Stream: Science Is Not The Most Important Subject
What’s with all the kowtowing to science among religious folks?
As soon as a scientist, or science cheerleader, starts talking about the “unbridgeable” divide between religion and science, a Christian apologist trots out and pleads “There is no contradiction between science and Christianity.”
Well, there isn’t. But the Christian has the wrong attitude. There is no need of meek acceptance of science’s superior ground. Science does not hold the hill. It is down in the valley boasting big. Christians need to recognize this. When a scientist starts waving his slide rule around in a menacing manner, the Christian should say What is wrong with you people?
The Limitations of Science
Science is terrific. But isn’t everything. It isn’t even most things. Knowing the weight of a neutrino won’t tell you why stealing is a sin. Neither can positing some mathematical formula for altruism and selfish genes tell you why men cooperate. All arguments along this line are circular or invalid, anyway. They either assume what they want to know, like that rape is wrong. Or they assume that alone among men, the scientist has escaped the pull of his biology and can tell you how things really are.
Look. Figuring how to create a magnetic monopole won’t get you into Heaven. It won’t keep you out, either. So why are scientists so combative about religion?
The suspicion—more like the raw, rabid hope—of some scientists is that a culture which embraces science will eschew religion. Science will allow humanity to leave its infancy behind and lead it to a bright, happy future where everybody goes around chatting about the reproductive habits of newts.
But not discussing why it’s right wrong to kill yourself. Scientists figure they can handle those tough questions themselves, and then tell the rest of us their “discovery.” This is a vain hope.
The Unmeasurable Cannot Be Measured
Science can speak only about the measurable properties of things. That’s it. Nothing more. About elementary fermions science is teeming with a lot o’ news. It has many cheerful facts about your brainwaves when you take a snooze.
You can click here and observe the words at the link, but science will never tell you why they are important.
Categories: Philosophy, Statistics
I am the very model of a scientific researcher.
The most important subject is “how to lead a good life”. Maybe even “how to lead the best possible life”.
What is best, or what is good are not scientific questions, but ideological ones. Hence Scientism, the ideology that states that all questions are falsifiable, is a valid contender among the ideologies willing to answer those questions.
Science is not an ideology, so Science won’t provide answers.
So why are scientists so combative about religion?
Offense is the best defense? When religion, particularly Christianity, confronts you with a challenge you fear, and running away only works temporarily, what else can you do but fight with all the tricks you can muster?
“Lot ‘o news’!
Science is not in conflict with religion and there isn’t space for it except in people’s misunderstanding of how thinkology works. Some of the thinkologists enjoy the wind-up and some of us are always Game for a laugh.
Here’s a lovely Christian who knows, like Michael 2, a lot about the square of the hypotenuse:
It is fine that science is not the most important subject to you, just as region is not important to me at all. Why is it important for you to tell others what science cannot do? I imagine the reasons are similar to those why some scientists trashes religion.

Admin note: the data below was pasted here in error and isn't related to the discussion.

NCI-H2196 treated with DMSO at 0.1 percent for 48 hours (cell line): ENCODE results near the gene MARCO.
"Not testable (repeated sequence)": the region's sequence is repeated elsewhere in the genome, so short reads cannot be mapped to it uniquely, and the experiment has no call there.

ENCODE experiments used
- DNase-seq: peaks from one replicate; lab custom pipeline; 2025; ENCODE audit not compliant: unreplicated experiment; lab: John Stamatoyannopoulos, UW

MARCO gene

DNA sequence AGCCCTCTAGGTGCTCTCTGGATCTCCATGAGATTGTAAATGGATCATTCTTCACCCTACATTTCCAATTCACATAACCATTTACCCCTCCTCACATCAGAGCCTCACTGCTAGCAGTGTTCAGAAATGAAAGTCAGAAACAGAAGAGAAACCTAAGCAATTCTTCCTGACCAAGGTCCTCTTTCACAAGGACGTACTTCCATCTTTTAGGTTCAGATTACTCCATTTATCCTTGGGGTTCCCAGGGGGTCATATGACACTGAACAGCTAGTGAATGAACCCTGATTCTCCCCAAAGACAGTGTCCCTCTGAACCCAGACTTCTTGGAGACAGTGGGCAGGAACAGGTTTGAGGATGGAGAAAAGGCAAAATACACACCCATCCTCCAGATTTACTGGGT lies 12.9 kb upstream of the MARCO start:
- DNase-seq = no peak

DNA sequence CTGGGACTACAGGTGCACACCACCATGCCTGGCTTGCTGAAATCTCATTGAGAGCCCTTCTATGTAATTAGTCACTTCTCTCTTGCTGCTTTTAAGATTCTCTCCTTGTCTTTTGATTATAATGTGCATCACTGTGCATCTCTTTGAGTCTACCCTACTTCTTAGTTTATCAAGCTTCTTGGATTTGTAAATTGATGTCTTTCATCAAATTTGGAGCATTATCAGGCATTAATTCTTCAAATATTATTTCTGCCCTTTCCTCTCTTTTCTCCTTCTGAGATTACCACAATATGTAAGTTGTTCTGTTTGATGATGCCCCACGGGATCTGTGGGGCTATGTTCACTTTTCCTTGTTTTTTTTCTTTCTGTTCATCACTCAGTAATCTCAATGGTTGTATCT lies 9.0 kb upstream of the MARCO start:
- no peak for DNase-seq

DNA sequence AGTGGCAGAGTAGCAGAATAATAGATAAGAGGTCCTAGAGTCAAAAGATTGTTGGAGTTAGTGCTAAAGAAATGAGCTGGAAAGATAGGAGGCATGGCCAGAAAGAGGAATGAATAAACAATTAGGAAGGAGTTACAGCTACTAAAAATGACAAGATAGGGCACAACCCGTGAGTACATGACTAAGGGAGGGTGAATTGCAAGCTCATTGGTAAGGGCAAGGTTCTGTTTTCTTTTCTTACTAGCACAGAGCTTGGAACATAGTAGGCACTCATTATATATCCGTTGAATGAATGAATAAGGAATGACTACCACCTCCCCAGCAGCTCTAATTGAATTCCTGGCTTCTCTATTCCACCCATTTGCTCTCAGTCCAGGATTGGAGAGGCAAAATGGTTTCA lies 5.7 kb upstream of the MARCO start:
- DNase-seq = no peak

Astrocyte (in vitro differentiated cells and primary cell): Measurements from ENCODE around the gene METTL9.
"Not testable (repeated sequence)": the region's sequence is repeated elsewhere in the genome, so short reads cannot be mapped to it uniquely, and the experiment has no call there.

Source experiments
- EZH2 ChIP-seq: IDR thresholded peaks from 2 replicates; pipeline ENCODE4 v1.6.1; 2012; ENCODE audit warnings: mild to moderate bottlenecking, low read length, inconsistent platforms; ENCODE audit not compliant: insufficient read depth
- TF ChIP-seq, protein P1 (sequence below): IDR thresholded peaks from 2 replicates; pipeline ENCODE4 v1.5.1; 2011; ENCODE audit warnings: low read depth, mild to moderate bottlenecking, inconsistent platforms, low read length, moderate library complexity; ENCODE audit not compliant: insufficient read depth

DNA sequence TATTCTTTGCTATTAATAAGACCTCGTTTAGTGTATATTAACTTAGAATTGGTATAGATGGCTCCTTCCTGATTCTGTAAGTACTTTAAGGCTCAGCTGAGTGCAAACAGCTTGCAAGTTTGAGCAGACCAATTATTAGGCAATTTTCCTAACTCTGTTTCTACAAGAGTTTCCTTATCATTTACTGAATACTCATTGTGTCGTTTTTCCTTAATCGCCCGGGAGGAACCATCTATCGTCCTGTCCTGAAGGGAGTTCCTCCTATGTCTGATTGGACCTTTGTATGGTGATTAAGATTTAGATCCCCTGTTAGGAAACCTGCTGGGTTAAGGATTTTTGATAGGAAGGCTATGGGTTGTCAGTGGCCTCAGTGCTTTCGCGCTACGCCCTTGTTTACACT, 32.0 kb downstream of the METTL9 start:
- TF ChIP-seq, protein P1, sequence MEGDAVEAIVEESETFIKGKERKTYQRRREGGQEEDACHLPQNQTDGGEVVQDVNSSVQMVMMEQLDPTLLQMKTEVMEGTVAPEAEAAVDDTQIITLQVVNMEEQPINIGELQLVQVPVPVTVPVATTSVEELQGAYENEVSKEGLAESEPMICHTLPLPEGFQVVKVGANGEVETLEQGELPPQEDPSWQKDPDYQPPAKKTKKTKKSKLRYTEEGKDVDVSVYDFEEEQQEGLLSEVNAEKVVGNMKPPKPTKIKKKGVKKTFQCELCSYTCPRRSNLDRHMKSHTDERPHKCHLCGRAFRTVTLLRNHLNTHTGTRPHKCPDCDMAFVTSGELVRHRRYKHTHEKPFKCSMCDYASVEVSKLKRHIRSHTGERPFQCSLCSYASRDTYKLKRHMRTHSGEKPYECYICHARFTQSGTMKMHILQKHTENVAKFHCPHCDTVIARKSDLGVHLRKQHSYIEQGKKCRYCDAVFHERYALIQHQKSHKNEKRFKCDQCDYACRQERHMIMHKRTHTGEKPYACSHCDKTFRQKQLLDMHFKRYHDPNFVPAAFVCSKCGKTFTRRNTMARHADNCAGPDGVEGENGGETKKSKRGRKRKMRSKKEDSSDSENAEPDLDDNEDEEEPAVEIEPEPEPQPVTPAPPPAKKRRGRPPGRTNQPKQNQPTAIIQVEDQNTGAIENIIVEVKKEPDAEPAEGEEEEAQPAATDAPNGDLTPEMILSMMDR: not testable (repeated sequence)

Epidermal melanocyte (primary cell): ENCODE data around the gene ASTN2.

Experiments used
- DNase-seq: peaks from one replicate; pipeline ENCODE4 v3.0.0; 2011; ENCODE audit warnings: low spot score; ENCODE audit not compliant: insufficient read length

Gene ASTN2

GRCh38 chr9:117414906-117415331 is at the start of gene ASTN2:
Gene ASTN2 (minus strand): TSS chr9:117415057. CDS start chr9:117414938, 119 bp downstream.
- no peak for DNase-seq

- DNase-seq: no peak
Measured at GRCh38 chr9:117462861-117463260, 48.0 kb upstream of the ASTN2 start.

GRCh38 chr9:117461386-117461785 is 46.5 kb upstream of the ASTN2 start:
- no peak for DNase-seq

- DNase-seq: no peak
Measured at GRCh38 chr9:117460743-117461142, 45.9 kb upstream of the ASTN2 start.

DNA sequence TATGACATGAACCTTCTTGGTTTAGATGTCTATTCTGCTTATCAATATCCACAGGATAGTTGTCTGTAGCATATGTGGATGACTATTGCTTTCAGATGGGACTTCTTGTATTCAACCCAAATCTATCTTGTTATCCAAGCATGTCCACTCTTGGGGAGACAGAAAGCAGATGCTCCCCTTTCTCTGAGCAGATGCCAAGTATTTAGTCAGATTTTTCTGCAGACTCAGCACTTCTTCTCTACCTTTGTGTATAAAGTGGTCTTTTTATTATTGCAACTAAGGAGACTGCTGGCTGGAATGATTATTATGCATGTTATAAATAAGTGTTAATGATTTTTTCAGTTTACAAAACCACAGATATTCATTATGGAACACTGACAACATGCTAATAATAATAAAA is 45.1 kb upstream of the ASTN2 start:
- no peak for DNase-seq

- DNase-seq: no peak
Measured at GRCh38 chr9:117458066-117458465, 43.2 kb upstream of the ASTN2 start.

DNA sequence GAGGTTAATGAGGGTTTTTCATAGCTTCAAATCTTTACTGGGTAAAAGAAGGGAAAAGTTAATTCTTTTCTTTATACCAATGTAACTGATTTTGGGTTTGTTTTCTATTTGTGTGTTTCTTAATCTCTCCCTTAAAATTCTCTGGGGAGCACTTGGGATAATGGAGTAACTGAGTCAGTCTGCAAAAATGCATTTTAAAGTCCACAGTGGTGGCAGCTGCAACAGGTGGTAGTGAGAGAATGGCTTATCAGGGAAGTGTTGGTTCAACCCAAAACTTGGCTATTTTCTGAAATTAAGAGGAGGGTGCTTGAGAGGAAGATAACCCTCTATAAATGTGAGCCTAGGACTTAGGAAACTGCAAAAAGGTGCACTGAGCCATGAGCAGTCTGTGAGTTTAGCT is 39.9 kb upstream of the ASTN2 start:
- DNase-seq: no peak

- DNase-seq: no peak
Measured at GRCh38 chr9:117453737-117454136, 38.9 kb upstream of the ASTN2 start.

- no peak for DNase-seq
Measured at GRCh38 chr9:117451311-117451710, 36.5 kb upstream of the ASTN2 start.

I am reminded the following story shared over my college alumni association network. (My translation.)
A man visited Hell during the dinner time. People fought to eat because the chopsticks they used were three feet long. It was hard to deliver the food to their mouth, and oftentimes another pair of 3-foot long chopsticks hijacked the food before the food reached your mouth. The scene was like a battleground, filthy, chaotic and dreadful. The man thought people in Hell were unhappy, angry and selfish because of the three-foot long chopsticks.
Later, the man went to Heaven, again, during the dinner time. People also had three-foot long chopsticks. They had lively conversation with each other and seemed to like each other. People dined peacefully and enjoyably while they feed each other with their three-foot long chopsticks.
That story of the chopsticks is kind of ingenious.
Matt, you’re saying essentially what Fr. Stanley Jaki said in his essay, “The Limits of a Limitless Science.” (see here:
But it’s good to keep repeating this message, even if it seems obvious to some of us.
PAY ATTENTION TO THESE REMARKS made in the essay:
“As soon as a scientist, or science cheerleader, starts talking about a conflict between religion and science,….
“The hope of some scientists is that a culture that embraces science will eschew religion.
“Insofar as natural science is about measurement, … given how scientists define their field, questions about God can never be scientific. But few scientists are consistent on this point.
“You can see individual things, but you can’t see or measure the logic used to make scientific judgments. So scientistS don’t apply their rule even to their own discipline. Science is awash in abstractions, religion and philosophy, just like every other human endeavor. It is only that science pretends these things somehow don’t exist. And it then expects us not to notice the contradiction.
“I critique science as a scientist.”
DID YOU NOTICE the source of the issue:
“… So scientists…”
THEN THE SHIFT:
“… Science is awash…”
“…science pretends…and then expects us not to notice the contradiction.”
How did we go from individuals being the problem to the discipline in which they engage being the problem?!
The “contradiction” going unnoticed is Briggs’ own: